Yeats gli dedica una poesia The song of wandering Aengus (La canzone di Aengus l’errante) pubblicata nel 1899, nella raccolta di poesie “The Wind among the reeds” (Il vento fra le canne). Il primo a mettere in musica la poesia è stato lo stesso Yeats che la compose o che vi adattò una melodia tradizionale irlandese : nel 1907 diede alle stampe il suo saggio ‘Speaking to the Psaltery’ in cui la poesia viene recitata alla maniera bardica ovvero cantata con l’accompagnamento del salterio; ma molti altri artisti furono ispirati dal testo e composero ulteriori melodie. continua

Dream Angus

Dream Angus is a legendary character in Scottish folklore that brings beautiful dreams to sleeping children.
From the moment Angus is born it is obvious that he is a gentle spirit and will be universally loved. Songbirds circle his head to serenade him to sleep as he rocks in his cradle, and the wildest hunting dog calms when in his presence.” (from qui)

Angus dei Sogni è un personaggio leggendario nel folklore scozzese che porta bei sogni ai bambini addormentati “Subito dalla sua nascita Angus è uno spirito gentile e sarà universalmente amato: gli uccelli canterini gli girano intorno alla testa per farlo addormentare, mentre si dondola nella culla, e il cane da caccia più selvaggio si calma quando è in sua presenza“.

Jackie Oates

Jean-Luc Lenoir in Old Celtic & Nordic Lullabies” 2016

Lynn Morrison


I
Can ye no hush your weepin’?
All the wee lambs are sleepin’
Birdies are nestlin’ nestlin’ together
Dream Angus is hirplin’ oer the heather
Chorus
Dreams to sell, fine dreams to sell
Angus is here wi’ dreams to sell
Hush my wee bairnie and sleep without fear
Dream Angus has brought you a dream my dear.
II
List’ to the curlew cryin’
Faintly the echos dyin’
Even the birdies and the beasties are sleepin’
But my bonny bairn is weepin’ weepin’
III (1)
Soon the lavrock sings his song
Welcoming the coming dawn
Lambies coorie doon the gither
Wi’ the yowies in the heather
Traduzione italiano Cattia Salto
I
Perchè non smetti di piangere?
Tutti gli agnellini sono addormentati,
gli uccellini si stanno accoccolando insieme
Angus dei Sogni si aggira per la brughiera
Coro
Sogni da vendere, bei sogni da vendere
Angus è qui con i sogni da vendere
shhh mio piccolino, dormi senza paura
Angus dei Sogni ti ha portato un sogno mio caro
II
Ascolta il chiurlo che grida
piano si smorza l’eco
anche gli uccellini e le bestie dormono
ma il mio piccolino piange, piange
III
Presto l’allodola leverà il suo canto
per salutare l’arrivo dell’alba
gli agnelli si rannicchiano assieme
con le pecorelle nell’erica

NOTE
1) or
Sweet the lavrock sings at morn,
Heraldin’ in a bright new dawn.
Wee lambs, they coorie doon taegether
Alang with their ewies in the heather.

The musical arrangements are however for everyone.
[Gli arrangiamenti sono però per tutti i gusti]
Debra Fotheringham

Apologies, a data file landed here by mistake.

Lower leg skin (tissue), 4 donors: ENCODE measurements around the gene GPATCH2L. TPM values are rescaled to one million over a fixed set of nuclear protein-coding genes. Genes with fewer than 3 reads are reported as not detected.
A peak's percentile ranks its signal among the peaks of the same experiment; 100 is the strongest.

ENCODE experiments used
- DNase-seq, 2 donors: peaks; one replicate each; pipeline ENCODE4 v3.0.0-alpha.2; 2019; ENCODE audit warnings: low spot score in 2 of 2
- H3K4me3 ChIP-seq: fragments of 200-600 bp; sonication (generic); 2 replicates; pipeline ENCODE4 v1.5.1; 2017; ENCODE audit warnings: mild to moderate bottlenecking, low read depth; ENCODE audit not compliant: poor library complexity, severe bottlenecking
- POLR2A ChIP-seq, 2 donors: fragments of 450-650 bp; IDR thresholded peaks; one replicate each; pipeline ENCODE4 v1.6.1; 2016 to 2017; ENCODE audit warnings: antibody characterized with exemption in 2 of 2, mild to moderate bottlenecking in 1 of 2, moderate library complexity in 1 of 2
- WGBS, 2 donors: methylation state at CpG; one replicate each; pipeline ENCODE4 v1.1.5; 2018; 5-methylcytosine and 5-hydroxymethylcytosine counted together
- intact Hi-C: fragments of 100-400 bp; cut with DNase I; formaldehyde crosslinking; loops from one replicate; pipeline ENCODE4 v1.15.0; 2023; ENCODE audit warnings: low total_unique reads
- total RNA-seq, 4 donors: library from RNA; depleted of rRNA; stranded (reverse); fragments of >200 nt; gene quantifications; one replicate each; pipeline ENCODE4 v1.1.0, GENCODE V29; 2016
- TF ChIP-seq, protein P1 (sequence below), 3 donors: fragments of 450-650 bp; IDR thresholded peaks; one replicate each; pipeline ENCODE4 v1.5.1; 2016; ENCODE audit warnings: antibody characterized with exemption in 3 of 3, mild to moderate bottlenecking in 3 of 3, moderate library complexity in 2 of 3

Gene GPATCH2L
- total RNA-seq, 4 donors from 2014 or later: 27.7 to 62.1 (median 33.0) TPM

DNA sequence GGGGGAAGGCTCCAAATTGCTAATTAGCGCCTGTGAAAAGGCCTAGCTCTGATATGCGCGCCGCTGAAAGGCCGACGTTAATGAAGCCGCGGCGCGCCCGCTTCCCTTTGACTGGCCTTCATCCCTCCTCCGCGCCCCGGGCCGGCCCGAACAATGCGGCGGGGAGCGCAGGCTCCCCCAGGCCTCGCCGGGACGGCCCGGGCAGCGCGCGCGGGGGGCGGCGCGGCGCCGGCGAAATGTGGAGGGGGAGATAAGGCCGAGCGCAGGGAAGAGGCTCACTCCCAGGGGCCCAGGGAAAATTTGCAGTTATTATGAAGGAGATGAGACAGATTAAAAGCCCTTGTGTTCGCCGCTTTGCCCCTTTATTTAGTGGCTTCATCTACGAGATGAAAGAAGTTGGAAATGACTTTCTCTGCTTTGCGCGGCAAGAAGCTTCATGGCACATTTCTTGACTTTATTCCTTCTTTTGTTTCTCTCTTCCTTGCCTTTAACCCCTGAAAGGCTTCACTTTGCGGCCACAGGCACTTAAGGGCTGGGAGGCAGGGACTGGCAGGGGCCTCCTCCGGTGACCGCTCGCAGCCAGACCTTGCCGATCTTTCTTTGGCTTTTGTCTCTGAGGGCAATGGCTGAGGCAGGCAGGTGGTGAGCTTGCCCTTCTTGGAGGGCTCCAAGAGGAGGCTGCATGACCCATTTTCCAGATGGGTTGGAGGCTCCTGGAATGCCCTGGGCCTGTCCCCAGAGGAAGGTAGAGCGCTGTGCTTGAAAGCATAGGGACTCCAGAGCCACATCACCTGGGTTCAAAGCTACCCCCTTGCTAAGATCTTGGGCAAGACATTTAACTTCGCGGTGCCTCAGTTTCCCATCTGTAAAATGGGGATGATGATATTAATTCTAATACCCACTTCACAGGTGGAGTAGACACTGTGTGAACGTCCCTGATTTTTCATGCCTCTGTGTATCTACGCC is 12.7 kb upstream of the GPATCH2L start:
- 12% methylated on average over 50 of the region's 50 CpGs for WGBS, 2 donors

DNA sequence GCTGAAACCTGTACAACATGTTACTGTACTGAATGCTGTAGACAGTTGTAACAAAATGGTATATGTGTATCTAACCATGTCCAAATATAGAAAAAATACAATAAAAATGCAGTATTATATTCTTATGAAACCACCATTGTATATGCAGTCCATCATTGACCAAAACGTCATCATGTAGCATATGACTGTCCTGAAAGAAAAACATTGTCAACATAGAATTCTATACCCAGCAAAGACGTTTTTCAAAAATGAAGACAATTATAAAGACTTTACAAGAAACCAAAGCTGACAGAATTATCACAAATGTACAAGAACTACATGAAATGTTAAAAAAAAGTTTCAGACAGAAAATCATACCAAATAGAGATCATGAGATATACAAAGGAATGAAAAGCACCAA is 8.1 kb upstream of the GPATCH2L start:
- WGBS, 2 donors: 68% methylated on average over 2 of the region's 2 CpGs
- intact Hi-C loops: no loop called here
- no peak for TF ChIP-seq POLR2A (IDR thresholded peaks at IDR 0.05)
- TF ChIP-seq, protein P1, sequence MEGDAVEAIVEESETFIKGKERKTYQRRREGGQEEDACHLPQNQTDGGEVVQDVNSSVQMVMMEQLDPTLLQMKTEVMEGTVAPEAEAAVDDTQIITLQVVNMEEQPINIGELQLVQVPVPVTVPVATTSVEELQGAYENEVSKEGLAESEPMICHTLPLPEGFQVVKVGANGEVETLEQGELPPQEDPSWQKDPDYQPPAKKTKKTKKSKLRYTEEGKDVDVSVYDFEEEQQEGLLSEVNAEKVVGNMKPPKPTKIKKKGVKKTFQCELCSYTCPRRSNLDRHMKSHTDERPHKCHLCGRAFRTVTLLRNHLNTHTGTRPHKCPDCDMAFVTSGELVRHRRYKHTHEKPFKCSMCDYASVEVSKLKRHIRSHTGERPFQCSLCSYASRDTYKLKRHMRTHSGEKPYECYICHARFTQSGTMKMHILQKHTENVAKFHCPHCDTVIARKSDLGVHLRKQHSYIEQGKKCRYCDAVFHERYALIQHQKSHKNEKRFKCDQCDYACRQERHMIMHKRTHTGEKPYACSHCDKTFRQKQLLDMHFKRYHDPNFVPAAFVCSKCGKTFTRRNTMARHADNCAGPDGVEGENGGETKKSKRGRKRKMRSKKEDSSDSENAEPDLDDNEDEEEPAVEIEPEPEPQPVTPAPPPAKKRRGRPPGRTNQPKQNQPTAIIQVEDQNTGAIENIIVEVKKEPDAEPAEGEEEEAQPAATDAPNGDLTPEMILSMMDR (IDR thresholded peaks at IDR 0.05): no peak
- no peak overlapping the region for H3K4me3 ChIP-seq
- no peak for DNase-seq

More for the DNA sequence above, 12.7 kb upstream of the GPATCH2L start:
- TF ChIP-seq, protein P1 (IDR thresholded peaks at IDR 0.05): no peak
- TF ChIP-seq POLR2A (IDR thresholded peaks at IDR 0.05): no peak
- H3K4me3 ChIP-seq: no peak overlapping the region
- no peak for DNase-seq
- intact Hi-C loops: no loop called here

The Corries

Annie Lennox

Nam bu leam fhin thu thaladhainn thu

The melody of Dream Angus is very similar to a Gaelic lullaby “Nam bu leam fhin thu thaladhainn thu“, which is believed to have been sung by a fairy to an abandoned human child in the forest. On the Isle of Skye (Hebrides) it is associated with MacLeods clan of Dunvegan, who took enchanted creatures as nurses for their children.
Christina Stewart reports a couple of legends associated with this song:
In an alternative story, the wife of the chief of the MacLeods gives birth to a baby, much to the joy of the family.  However, the mother is a fairy woman and while the child is still a baby, she is forced to return to her own people.  One night, there is a great feast going on in Dunvegan Castle and the nursemaid who is supposed to be caring for the child is so attracted by the colour and festivity that she leaves the baby sleeping and goes to watch.  While she is away, the baby wakens and begins to cry.  When she hears it, she comes back and finds a woman cradling the baby, singing this song to him.  She has wrapped the child in an embroidered, yellow covering.  As the child calms, the woman hands the child back to the nursemaid and leaves.  The story goes that the woman was the baby’s mother, returned to see that her child was kept from harm and the yellow cover was the so-called Fairy Flag of Dunvegan, a banner which the clan should wave at times of dire need.  Legend has it that this otherworldly banner has miraculous powers and when unfurled in battle, the clan MacLeod would invariably defeat their enemies.  It can only be waved 3 times, though, after which it will fall into dust.  The flag has been waved twice so far – in 1480 at Blàr Bàgh na Fala and ten years later at the Battle of Glendale.  The flag itself certainly exists and is a popular attraction at Dunvegan Castle.  There are many stories associated with it and it’s origins and this is not the only lullaby said to have been sung by the baby’s mother. (from here)